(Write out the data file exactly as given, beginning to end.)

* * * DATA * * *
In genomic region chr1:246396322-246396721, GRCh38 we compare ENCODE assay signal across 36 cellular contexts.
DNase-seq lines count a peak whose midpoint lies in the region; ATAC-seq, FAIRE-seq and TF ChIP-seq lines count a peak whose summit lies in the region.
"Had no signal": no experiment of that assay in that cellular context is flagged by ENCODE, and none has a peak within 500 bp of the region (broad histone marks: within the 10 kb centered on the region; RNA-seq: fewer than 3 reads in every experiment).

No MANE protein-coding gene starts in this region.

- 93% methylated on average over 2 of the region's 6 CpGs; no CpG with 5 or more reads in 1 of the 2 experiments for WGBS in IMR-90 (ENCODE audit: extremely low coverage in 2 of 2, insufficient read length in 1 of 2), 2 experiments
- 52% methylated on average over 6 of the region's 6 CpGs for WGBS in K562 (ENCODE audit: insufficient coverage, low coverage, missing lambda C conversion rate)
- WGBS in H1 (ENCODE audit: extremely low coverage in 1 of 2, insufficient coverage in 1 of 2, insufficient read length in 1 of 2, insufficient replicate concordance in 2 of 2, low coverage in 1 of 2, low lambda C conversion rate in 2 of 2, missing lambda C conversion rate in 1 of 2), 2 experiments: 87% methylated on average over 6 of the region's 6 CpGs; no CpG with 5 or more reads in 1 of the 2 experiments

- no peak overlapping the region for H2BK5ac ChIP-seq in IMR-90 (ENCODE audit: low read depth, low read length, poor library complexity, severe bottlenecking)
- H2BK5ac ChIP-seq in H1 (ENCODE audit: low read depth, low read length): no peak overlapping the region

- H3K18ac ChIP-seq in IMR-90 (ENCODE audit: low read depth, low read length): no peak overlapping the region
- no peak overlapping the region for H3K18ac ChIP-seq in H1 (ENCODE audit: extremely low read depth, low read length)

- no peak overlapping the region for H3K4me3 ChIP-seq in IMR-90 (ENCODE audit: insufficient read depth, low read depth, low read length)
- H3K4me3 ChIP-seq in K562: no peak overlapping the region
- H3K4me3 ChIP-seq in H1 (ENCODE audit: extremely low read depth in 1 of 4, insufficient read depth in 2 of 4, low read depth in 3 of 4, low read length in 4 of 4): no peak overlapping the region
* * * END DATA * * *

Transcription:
In genomic region chr1:246396322-246396721, GRCh38 we compare ENCODE assay signal across 36 cellular contexts.
DNase-seq lines count a peak whose midpoint lies in the region; ATAC-seq, FAIRE-seq and TF ChIP-seq lines count a peak whose summit lies in the region.
"Had no signal": no experiment of that assay in that cellular context is flagged by ENCODE, and none has a peak within 500 bp of the region (broad histone marks: within the 10 kb centered on the region; RNA-seq: fewer than 3 reads in every experiment).

No MANE protein-coding gene starts in this region.

- 93% methylated on average over 2 of the region's 6 CpGs; no CpG with 5 or more reads in 1 of the 2 experiments for WGBS in IMR-90 (ENCODE audit: extremely low coverage in 2 of 2, insufficient read length in 1 of 2), 2 experiments
- 52% methylated on average over 6 of the region's 6 CpGs for WGBS in K562 (ENCODE audit: insufficient coverage, low coverage, missing lambda C conversion rate)
- WGBS in H1 (ENCODE audit: extremely low coverage in 1 of 2, insufficient coverage in 1 of 2, insufficient read length in 1 of 2, insufficient replicate concordance in 2 of 2, low coverage in 1 of 2, low lambda C conversion rate in 2 of 2, missing lambda C conversion rate in 1 of 2), 2 experiments: 87% methylated on average over 6 of the region's 6 CpGs; no CpG with 5 or more reads in 1 of the 2 experiments

- no peak overlapping the region for H2BK5ac ChIP-seq in IMR-90 (ENCODE audit: low read depth, low read length, poor library complexity, severe bottlenecking)
- H2BK5ac ChIP-seq in H1 (ENCODE audit: low read depth, low read length): no peak overlapping the region

- H3K18ac ChIP-seq in IMR-90 (ENCODE audit: low read depth, low read length): no peak overlapping the region
- no peak overlapping the region for H3K18ac ChIP-seq in H1 (ENCODE audit: extremely low read depth, low read length)

- no peak overlapping the region for H3K4me3 ChIP-seq in IMR-90 (ENCODE audit: insufficient read depth, low read depth, low read length)
- H3K4me3 ChIP-seq in K562: no peak overlapping the region
- H3K4me3 ChIP-seq in H1 (ENCODE audit: extremely low read depth in 1 of 4, insufficient read depth in 2 of 4, low read depth in 3 of 4, low read length in 4 of 4): no peak overlapping the region